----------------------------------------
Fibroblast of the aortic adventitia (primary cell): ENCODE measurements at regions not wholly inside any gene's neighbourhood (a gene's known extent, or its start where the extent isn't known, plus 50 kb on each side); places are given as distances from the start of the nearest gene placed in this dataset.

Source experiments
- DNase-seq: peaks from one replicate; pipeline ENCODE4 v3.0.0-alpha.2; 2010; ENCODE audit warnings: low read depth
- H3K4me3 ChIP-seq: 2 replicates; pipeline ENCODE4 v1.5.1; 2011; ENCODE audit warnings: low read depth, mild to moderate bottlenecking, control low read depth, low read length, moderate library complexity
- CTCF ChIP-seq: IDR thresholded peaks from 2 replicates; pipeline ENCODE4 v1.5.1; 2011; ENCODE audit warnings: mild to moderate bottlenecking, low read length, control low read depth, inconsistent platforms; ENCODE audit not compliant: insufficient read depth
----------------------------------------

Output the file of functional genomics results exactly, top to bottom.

Fibroblast of the aortic adventitia (primary cell): ENCODE measurements at regions not wholly inside any gene's neighbourhood (a gene's known extent, or its start where the extent isn't known, plus 50 kb on each side); places are given as distances from the start of the nearest gene placed in this dataset.

Source experiments
- DNase-seq: peaks from one replicate; pipeline ENCODE4 v3.0.0-alpha.2; 2010; ENCODE audit warnings: low read depth
- H3K4me3 ChIP-seq: 2 replicates; pipeline ENCODE4 v1.5.1; 2011; ENCODE audit warnings: low read depth, mild to moderate bottlenecking, control low read depth, low read length, moderate library complexity
- CTCF ChIP-seq: IDR thresholded peaks from 2 replicates; pipeline ENCODE4 v1.5.1; 2011; ENCODE audit warnings: mild to moderate bottlenecking, low read length, control low read depth, inconsistent platforms; ENCODE audit not compliant: insufficient read depth